Tundra, a treeless region located in the Arctic or at high altitudes. Tundra occurring in the Arctic is known as arctic tundra, that at high altitudes is called alpine tundra. Both types are relatively flat, and they have similar climates and vegetation. The main difference between the two, besides location, is that permafrost (permanently frozen ground) underlies virtually all of the arctic tundra but is rare in alpine tundra.
Arctic tundra fringes the northern edges of Europe, Asia, and North America. It lies between the northern coniferous forest, or taiga, and the Arctic Ocean. Most of the arctic tundra is low-lying. Extensive bogs occur during the summer because permafrost prevents water from draining when surface thawing occurs.
Alpine tundra occurs throughout the world in high mountains, between the timberline and the snow line. In general, alpine tundra is well drained, but some marshes occur.
The tundra climate is severe, with extremely long, cold winters when temperatures almost never rise above 0° F. (–18° C.). Summers are short and frost may occur at any time; average temperatures of the warmest period rarely exceed 50° F. (10° C.). Precipitation, most of which falls as snow, is relatively light and usually amounts to less than 10 inches (250 mm) annually.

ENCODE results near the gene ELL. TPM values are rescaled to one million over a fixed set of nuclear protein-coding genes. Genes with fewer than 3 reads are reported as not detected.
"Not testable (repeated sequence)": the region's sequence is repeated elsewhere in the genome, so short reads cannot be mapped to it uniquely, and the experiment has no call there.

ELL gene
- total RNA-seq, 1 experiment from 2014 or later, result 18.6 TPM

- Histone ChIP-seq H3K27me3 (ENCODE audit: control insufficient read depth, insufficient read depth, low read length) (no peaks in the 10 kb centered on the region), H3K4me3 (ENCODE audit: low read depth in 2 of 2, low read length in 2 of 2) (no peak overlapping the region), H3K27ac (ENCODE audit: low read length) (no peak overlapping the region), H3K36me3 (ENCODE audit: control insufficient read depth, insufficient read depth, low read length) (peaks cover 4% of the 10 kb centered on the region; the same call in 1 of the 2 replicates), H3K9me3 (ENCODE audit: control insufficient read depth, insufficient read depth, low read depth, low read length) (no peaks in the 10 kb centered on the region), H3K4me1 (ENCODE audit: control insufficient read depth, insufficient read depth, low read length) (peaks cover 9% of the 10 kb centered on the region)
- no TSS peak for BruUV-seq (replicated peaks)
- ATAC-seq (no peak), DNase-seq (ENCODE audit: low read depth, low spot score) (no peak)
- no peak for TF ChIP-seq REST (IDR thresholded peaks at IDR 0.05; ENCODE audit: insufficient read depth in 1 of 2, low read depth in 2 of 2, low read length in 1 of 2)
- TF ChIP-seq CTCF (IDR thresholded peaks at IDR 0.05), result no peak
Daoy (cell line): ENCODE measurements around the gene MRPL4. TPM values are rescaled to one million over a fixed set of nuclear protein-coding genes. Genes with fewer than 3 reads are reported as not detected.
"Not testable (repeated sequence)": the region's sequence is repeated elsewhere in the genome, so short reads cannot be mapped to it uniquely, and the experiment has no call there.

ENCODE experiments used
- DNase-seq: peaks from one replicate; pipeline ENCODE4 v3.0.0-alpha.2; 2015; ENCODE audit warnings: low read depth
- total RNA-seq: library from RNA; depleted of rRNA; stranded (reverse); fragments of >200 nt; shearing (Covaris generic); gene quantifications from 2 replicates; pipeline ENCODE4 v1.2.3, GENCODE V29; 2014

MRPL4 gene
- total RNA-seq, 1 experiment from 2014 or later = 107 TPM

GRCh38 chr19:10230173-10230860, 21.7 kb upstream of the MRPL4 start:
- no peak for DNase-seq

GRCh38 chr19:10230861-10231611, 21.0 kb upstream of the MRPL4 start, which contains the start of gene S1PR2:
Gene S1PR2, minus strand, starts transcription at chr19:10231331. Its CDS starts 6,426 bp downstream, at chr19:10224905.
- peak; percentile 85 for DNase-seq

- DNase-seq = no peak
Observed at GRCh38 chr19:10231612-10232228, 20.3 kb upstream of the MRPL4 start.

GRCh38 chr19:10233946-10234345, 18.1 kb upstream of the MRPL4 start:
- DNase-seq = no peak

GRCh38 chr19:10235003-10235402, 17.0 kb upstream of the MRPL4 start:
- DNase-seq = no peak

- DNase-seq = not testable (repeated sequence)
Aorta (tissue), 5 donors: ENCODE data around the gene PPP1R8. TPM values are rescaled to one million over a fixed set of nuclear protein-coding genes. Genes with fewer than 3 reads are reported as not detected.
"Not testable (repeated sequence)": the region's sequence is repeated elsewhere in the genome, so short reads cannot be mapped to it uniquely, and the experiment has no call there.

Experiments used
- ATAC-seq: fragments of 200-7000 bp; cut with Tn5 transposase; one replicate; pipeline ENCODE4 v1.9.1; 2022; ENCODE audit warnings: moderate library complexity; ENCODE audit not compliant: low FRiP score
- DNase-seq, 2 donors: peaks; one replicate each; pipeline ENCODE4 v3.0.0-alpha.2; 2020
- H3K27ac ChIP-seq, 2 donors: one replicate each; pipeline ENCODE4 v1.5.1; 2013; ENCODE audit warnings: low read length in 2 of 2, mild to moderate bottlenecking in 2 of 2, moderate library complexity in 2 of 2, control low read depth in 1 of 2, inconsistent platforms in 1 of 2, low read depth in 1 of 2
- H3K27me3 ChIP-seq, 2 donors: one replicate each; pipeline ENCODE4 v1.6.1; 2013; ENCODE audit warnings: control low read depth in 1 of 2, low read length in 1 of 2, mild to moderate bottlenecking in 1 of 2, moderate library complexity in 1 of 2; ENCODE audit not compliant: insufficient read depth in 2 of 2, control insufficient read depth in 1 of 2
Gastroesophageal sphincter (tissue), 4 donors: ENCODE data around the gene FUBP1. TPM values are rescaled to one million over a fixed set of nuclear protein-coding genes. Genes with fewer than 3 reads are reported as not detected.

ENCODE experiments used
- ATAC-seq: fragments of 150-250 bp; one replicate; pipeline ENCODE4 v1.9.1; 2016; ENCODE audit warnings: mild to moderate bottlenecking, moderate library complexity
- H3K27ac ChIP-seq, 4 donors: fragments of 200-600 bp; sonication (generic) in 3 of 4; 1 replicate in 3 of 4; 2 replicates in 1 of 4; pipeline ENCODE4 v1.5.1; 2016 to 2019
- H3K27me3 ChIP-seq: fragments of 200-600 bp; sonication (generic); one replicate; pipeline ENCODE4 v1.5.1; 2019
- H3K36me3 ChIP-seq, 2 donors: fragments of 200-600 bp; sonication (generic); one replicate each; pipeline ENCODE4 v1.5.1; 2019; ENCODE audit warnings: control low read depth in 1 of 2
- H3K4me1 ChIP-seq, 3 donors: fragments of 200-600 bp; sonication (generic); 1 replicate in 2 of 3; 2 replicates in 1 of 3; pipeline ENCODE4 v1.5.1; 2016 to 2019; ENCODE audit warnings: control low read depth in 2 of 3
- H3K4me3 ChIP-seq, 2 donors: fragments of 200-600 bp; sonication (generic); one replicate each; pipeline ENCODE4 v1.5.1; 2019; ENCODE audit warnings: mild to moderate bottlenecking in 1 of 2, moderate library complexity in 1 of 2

Because of the very short warm season in the tundra, plant life is limited to grasses, mosses, lichens, and shrubs. In the Arctic, plant growth is aided by the long daylight hours of the summer.
Because of the harsh climate, settlements in the tundra are few. Economic activities of people who live in the arctic tundra include hunting, fishing, nomadic herding, and mining. The main economic activity of people living in the alpine tundra is herding, especially of sheep.